Based on CBO projections, the United States will see as many births as deaths in 2042. From that point forward, the population growth will come entirely from net immigration.

Looking at this another way by factoring in deaths with births to create a category of “net births and deaths.” You get a clearer picture of the point. Again, this is slow population growth, and it’s driven entirely by net immigration in 2042 and after.

And you can see the percentage of growth attributable to births and immigration by year through 2096.

Although the United States population will grow, albeit at a slow rate, a projected shift in age demographics is expected to occur over the next 30 years. In 2023, for example, 51.5 percent of the population is age 39 or younger. However, in 2033, that is projected to decline to 49.1 percent. In 2053, 46.3 percent of the population is projected to be age 39 or younger. At the same time, the population aged 60 and older is projected to grow from 23.8 percent in 2023 to 28.5 percent in 2053. The growth of the population over age 60 or older will put a strain on social insurance programs like Medicare and Social Security unless those programs are modernized to sustain the influx of beneficiaries.

These projections are based largely on current levels of immigration growth. That could change if Congress changes immigration policies. The debate over immigration in Congress is ongoing, with most of it being focused on border security. Unfortunately, the rise of restrictionism has made consensus on the modernization of the United States’ immigration laws virtually impossible to find. Still, we have an idea of what to expect under certain scenarios.

As it stands right now, under the baseline of population projections, the population of the United States will continue to grow through 2080. From 2081 through 2100, the population will decline. If immigration were stopped altogether, the population decline would begin in 2025. Yes, 2025. If immigration were reduced to low levels, the decline in population growth would begin in 2044. However, if the United States were to maximize immigration, there wouldn’t be any decline in population growth.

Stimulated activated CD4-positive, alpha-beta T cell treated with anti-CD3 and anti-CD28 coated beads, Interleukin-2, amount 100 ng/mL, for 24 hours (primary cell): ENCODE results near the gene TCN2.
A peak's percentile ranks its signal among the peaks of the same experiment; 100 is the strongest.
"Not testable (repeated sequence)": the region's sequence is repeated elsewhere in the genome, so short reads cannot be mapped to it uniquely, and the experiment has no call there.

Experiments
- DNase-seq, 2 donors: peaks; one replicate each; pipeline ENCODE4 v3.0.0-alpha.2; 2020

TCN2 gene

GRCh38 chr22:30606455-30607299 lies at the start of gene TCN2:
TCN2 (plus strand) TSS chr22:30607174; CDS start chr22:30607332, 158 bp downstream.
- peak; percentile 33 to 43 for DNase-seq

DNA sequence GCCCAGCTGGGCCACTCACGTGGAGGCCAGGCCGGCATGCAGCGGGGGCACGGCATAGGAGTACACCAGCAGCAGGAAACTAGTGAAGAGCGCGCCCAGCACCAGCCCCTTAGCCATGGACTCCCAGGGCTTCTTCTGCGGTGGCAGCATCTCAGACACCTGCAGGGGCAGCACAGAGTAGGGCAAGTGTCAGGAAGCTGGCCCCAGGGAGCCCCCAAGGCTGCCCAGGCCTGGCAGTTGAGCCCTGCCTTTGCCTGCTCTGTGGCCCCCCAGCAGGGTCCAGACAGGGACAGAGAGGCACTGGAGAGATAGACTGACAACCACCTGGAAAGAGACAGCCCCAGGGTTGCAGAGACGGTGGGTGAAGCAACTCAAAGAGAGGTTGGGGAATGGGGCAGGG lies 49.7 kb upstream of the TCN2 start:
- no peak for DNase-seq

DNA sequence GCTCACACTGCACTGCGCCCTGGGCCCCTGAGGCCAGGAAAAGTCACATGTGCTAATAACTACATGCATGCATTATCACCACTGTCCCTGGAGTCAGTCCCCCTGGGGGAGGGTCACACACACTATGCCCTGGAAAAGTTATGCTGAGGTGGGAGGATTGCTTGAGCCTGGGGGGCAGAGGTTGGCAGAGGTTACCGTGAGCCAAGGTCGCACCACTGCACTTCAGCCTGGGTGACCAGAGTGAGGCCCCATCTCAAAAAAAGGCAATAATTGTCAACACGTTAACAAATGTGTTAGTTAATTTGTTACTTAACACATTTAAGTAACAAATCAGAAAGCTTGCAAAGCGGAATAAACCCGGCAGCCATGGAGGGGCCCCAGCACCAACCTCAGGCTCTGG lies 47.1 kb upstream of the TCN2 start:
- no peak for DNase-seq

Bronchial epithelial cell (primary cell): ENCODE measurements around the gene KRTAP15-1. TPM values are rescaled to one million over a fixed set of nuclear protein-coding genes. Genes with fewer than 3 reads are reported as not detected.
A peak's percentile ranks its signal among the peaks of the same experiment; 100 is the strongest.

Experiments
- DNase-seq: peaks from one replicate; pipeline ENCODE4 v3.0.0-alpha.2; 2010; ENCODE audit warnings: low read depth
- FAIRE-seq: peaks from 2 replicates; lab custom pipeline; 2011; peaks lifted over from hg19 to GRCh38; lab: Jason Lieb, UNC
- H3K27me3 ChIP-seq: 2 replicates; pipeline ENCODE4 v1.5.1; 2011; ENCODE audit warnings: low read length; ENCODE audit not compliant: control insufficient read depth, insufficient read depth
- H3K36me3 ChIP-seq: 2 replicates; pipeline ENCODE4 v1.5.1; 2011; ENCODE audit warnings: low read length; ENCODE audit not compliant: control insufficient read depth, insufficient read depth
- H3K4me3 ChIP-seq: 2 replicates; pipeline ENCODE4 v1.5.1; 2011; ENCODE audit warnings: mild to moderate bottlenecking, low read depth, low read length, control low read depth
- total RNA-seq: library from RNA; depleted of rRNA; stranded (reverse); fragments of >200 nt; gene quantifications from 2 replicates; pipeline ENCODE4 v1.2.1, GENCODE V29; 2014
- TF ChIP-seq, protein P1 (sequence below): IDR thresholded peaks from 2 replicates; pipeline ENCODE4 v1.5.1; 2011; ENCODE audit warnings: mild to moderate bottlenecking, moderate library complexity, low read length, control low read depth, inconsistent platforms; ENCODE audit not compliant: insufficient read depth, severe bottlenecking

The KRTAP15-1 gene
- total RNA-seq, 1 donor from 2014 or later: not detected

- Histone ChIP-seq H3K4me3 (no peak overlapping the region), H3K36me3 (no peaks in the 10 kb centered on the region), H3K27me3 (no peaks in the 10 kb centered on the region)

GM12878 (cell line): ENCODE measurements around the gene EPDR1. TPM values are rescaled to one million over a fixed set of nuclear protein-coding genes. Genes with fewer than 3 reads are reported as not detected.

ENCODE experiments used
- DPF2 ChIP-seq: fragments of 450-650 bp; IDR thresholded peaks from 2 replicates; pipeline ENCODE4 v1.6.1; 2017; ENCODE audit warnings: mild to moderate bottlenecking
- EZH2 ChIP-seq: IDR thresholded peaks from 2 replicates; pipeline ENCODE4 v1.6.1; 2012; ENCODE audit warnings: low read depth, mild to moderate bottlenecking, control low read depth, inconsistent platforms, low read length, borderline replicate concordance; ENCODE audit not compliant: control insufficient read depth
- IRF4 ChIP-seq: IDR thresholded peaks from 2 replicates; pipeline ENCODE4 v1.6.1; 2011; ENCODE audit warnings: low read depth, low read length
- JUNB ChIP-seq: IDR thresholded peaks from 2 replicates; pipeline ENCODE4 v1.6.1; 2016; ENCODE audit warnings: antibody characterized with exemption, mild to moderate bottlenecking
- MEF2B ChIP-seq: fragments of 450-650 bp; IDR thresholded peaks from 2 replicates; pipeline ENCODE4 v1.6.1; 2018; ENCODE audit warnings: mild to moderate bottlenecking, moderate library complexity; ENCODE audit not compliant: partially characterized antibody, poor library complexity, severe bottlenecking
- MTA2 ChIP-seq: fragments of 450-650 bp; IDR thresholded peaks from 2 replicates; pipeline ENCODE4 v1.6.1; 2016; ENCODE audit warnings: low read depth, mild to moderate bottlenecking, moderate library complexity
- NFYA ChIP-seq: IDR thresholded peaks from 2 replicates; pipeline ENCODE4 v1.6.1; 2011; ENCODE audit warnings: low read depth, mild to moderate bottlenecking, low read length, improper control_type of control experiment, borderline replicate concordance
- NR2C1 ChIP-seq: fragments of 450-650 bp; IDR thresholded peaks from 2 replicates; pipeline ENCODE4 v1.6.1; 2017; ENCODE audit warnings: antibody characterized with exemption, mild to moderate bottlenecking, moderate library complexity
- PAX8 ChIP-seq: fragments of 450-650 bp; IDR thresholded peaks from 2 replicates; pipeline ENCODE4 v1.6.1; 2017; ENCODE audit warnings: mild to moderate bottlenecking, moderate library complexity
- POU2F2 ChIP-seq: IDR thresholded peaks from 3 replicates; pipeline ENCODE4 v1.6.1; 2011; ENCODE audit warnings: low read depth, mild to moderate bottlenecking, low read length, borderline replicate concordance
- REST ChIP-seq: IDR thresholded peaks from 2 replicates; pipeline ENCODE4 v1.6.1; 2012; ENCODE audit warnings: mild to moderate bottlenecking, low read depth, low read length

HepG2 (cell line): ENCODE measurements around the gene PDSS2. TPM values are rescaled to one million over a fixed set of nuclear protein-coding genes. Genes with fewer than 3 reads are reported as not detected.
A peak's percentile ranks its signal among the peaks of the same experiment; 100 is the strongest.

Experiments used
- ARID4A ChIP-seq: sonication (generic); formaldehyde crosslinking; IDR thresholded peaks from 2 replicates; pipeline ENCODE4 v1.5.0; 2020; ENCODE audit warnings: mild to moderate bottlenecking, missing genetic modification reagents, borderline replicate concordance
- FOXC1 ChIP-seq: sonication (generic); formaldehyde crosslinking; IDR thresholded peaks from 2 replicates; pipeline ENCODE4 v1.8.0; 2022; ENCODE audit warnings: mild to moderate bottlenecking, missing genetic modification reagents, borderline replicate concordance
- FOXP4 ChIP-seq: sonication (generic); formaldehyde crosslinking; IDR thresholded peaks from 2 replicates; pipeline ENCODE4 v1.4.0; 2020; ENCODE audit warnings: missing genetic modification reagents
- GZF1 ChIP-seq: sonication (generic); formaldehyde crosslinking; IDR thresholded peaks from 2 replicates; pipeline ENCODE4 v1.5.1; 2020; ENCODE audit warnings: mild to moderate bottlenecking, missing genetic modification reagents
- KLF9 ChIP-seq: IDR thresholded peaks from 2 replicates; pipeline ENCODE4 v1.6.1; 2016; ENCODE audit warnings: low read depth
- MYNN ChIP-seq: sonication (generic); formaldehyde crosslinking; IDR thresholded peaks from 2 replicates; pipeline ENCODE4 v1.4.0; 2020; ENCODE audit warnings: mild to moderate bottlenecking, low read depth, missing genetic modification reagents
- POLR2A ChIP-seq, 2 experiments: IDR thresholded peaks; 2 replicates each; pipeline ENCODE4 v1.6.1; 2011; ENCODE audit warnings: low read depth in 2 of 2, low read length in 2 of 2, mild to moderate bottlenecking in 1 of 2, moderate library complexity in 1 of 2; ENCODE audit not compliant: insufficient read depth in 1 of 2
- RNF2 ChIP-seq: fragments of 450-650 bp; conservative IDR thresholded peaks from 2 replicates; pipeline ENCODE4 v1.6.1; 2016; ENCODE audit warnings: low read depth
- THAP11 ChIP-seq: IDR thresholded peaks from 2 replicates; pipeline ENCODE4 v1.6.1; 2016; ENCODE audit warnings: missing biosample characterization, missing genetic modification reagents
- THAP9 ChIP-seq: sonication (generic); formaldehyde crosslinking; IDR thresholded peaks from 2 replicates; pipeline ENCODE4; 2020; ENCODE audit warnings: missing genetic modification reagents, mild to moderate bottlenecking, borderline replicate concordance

If Congress establishes a fiscal commission, that’ll be only one step. We’ve been down this road before via the National Commission on Fiscal Responsibility and Reform (“Simpson-Bowles”) established in 2010 by President Obama and the Congressional Joint Select Committee on Deficit Reduction established in 2011 by the Budget Control Act (the so-called “Supercommittee”). Simpson-Bowles offered substantial spending and tax reforms, but Congress never truly debated the recommendations. The Supercommittee wasn’t able to agree on reforms.

The short is that an outcome that produces recommendations to address the serious fiscal issues that the United States faces—the structural, long-term deficits and the alarming growth of the share of the debt held by the public—isn’t guaranteed. Any recommendations aren’t guaranteed to pass Congress, but the effort has to be made. It’s a necessity. Too many years of kicking the can down the road have brought us to this point. It was predicted, but Congress nearly always opts for political expediency, with few exceptions.

That reality being noted, each and every member of Congress—those currently serving and former members—was aware of the fiscal realities that the United States now must confront. We’ve reached the point at which Congress can’t kick the can down the road any longer. We’ve run out of road. This process isn’t going to be easy. Preserving benefits for current beneficiaries, as well as those who will soon retire, has to be a priority. However, we have to realize that trust fund programs aren’t sustainable and begin to determine the ways to address the impending depletion of trust fund programs.

Obviously, this is easier said than done. In an era of hyperpartisanship, there are significant incentives to keep Americans divided along party and ideological lines. It’s hard for fringe members of both parties to get on camera or raise money if there’s consensus inside Congress. Catering to the fringes, though, won’t solve the fiscal issues that face the United States. The solutions to put the United States on a fiscally sustainable path have to be bipartisan and grounded in consensus for them to have credibility with the American public.

As mentioned, the United States economy has more elasticity than Greece, Italy, and other countries that have faced sovereign debt crises, but that elasticity does have a limit. When that limit is reached, Americans will endure a severe sovereign debt crisis that could have been avoided if Congress had done its job.

Each day that passes us by without action is a day that takes us closer to insolvency.